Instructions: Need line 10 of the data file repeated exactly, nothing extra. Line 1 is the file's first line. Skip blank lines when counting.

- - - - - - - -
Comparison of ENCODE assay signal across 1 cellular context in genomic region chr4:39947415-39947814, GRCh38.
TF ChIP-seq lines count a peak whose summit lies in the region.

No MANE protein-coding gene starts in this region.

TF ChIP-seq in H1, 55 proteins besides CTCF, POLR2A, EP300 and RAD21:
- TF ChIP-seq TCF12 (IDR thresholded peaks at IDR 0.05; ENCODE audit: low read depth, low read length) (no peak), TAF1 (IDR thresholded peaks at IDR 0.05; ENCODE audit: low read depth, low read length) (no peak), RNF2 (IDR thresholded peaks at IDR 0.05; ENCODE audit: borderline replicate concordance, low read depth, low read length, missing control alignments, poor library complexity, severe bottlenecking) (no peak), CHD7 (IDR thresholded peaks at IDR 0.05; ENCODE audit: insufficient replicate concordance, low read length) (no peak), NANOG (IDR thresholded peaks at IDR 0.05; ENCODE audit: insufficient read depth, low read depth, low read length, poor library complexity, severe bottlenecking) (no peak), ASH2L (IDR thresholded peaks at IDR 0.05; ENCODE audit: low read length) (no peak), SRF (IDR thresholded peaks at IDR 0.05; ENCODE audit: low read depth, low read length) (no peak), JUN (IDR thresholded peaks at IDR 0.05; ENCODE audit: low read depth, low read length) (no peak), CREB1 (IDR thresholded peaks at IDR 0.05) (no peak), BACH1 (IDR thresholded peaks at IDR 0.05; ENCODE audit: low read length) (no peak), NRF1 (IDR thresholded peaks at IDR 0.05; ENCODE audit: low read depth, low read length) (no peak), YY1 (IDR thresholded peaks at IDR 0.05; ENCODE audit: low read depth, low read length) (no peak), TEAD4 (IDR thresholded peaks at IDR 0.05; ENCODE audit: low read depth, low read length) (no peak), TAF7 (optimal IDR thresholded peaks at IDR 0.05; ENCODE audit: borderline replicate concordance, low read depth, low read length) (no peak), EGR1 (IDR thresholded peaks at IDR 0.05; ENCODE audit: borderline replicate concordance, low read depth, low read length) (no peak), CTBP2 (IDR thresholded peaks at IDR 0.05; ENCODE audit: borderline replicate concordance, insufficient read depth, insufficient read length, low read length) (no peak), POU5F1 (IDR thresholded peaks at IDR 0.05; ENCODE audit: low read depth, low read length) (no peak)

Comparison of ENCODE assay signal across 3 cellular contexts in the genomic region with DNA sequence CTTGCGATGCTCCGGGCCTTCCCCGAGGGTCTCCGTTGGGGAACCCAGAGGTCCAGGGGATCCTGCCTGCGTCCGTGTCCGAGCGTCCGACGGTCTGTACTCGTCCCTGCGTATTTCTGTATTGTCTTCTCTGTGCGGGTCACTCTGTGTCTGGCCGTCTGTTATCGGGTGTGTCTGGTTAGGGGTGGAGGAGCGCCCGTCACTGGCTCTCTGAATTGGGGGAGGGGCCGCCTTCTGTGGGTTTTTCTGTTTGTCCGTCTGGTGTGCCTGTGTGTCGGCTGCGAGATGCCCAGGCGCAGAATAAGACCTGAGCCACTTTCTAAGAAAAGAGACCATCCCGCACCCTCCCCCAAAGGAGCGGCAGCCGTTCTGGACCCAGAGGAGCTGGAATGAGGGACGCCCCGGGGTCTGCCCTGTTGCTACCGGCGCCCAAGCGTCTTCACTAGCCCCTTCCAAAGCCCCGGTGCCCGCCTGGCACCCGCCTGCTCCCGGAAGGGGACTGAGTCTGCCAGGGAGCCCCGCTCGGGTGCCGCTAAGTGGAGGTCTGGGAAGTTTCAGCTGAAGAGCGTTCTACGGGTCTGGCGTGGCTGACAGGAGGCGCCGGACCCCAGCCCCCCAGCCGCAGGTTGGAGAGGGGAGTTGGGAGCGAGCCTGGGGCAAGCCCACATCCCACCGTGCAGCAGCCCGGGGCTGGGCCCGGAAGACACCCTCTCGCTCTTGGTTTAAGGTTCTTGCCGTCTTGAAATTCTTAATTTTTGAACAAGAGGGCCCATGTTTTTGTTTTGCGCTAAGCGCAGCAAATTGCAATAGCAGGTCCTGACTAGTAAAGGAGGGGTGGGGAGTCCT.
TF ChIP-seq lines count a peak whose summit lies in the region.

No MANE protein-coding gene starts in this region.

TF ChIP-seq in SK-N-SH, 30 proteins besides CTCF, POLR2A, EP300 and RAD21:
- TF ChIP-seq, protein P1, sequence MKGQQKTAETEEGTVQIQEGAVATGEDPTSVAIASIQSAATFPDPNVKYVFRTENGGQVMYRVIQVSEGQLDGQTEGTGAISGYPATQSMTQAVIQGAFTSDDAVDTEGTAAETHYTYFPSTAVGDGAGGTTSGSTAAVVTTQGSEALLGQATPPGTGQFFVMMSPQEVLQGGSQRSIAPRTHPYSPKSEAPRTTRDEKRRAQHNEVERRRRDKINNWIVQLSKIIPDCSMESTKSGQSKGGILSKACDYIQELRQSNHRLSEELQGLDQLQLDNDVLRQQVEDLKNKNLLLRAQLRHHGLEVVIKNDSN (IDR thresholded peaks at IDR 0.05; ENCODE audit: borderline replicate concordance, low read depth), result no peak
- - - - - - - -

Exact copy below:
- TF ChIP-seq, protein P1, sequence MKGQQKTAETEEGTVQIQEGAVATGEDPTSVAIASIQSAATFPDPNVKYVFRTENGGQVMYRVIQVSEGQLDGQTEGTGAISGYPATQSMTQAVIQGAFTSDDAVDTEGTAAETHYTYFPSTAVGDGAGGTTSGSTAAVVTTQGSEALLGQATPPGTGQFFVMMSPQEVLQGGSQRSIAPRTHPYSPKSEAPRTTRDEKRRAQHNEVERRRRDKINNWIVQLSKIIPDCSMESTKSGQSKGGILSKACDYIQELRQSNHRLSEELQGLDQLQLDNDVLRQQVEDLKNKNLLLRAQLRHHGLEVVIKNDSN (IDR thresholded peaks at IDR 0.05; ENCODE audit: borderline replicate concordance, low read depth), result no peak